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Steelers Vs Texans Missed Tackles Report

The win on Christmas Day sure was nice from the Pittsburgh Steelers over the Houston Texans, but how does the Steelers’ season-best performance in missed tackles sound?

That’s just what the Steelers did on Christmas Day in Houston, coming up sharp, rolling on offense while turning in one of the best performances of the year on defense.

Yes, the Texans had a ton of success running the ball, but none of Houston’s big plays on the ground came because of missed tackles. There’s some positive in that.

Let’s take a look at the tackling performance from Week 16.

Total missed tackles at Houston — 5

Cam Heyward – 1
Mike Hilton – 1
William Gay – 1
Sean Spence – 1
TJ Watt – 1

Total missed tackles through 16 weeks (15 games) — 175 (average of 11.6 misses per game)

Ryan Shazier – 26
Sean Davis – 22
Mike Hilton – 15 (one on special teams)
Bud Dupree – 13
TJ Watt – 13
Artie Burns – 8
Vince Williams – 8 (one on special teams)
Mike Mitchell – 8
Cameron Heyward – 7
William Gay – 6
JJ Wilcox – 5
Joe Haden – 5
Anthony Chickillo – 5 (one on special teams)
Javon Hargrave – 5
Stephon Tuitt – 4
Sean Spence – 4
Coty Sensabaugh – 3
Tyson Alualu – 3
Robert Golden – 3
LJ Fort – 3 (one on special teams)
Arthur Moats – 3 (one on special teams)
Tyler Matakevich – 2
LT Walton – 1
Darrius Heyward-Bey – 1 (Special Teams)
Kameron Canaday – 1 (Special Teams)
Brian Allen – 1 (Special Teams)
Cam Sutton – 1

Coming off of a devastating loss to the New England Patriots, I’m sure most Steelers fans were worried about a bit of a letdown game on the road against an inferior opponent. So much for that narrative, eh?

A season-low of 5 missed tackles led to an outstanding performance from the Steelers’ defense, rushing struggles aside.

Not one missed tackle led to a splash play from the Texans, which has been a rarity from the Steelers.

Let’s take a look at two key misses from the Christmas Day blowout.

Facing a 2nd and 22 following a holding call, the Texans hand the ball off to Lamar Miller on a simple halfback draw in hopes of picking up a chunk of yards against a spread out Steelers defense, hoping to make for a more manageable third down for T.J. Yates.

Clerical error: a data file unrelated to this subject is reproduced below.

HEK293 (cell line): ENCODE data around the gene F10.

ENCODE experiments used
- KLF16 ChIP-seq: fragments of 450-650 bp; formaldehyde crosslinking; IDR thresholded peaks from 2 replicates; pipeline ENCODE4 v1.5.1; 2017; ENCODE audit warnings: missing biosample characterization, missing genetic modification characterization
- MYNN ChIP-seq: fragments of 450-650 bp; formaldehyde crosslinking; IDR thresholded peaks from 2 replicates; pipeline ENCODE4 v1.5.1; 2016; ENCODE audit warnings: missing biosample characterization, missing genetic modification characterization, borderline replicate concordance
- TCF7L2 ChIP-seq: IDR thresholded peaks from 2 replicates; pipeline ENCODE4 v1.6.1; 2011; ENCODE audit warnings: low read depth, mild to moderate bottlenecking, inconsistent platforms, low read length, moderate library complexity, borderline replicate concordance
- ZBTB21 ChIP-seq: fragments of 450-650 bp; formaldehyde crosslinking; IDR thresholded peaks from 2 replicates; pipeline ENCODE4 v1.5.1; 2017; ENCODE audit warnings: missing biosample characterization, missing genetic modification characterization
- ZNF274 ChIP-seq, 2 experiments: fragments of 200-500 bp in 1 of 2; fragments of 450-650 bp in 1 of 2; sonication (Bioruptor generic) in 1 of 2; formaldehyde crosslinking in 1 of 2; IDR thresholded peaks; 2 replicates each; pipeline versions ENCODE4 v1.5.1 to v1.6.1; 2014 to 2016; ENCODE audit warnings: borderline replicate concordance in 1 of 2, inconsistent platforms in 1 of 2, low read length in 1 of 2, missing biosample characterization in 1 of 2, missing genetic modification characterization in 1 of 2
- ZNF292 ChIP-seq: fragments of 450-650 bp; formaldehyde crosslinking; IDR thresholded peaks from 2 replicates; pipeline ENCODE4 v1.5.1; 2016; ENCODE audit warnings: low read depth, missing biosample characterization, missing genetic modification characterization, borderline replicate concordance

Miller has a clear lane up the middle once he takes the handoff, setting up a one-on-one with veteran defensive back William Gay in space. Gay easily loses that matchup, diving for Miller’s legs, resulting in a miss that allows the Houston running back to pick up a few more yards.

On the very next play, Yates scrambles for the first down, setting up first and goal. Fortunately for the Steelers – and Gay – Artie Burns picks off Yates in the back of the end zone on fourth down, keeping Houston off the board.

Late in the second half, Sean Spence records his fourth missed tackle of the season in just his third game.

Closing in on halftime, the Texans are still searching for their first points of the game. Facing a heavy rush, Yates has to dump this ball off to backup tight end Ryan Malleck in hopes of the big tight end picking up yards after the catch.

Spence does a nice job of closing quickly to hit Malleck, slowing him down, but he doesn’t fully wrap up and bring his feet, allowing Malleck to spin out of the tackle attempt. However, the Steelers swarmed to the football and held Malleck for a short gain.

One play later, Cam Heyward forced a fumble on Yates that Bud Dupree recovered, setting up a Chris Boswell field goal a few plays later.

Overall, the Steelers did a great job of flying to the football and gang tackling, which has been a key part of some of their best defensive performances of the season.

What I’m overly impressed with is that the Steelers missed 4 of the 5 total missed tackles in the first half, meaning that in a clear blowout game with the starters still on the field deep into the game in the second half, the defense never let up, in terms of focus and intensity, missing just 1 tackle in the second half of a cakewalk game.

That’s very encouraging, at least to me.

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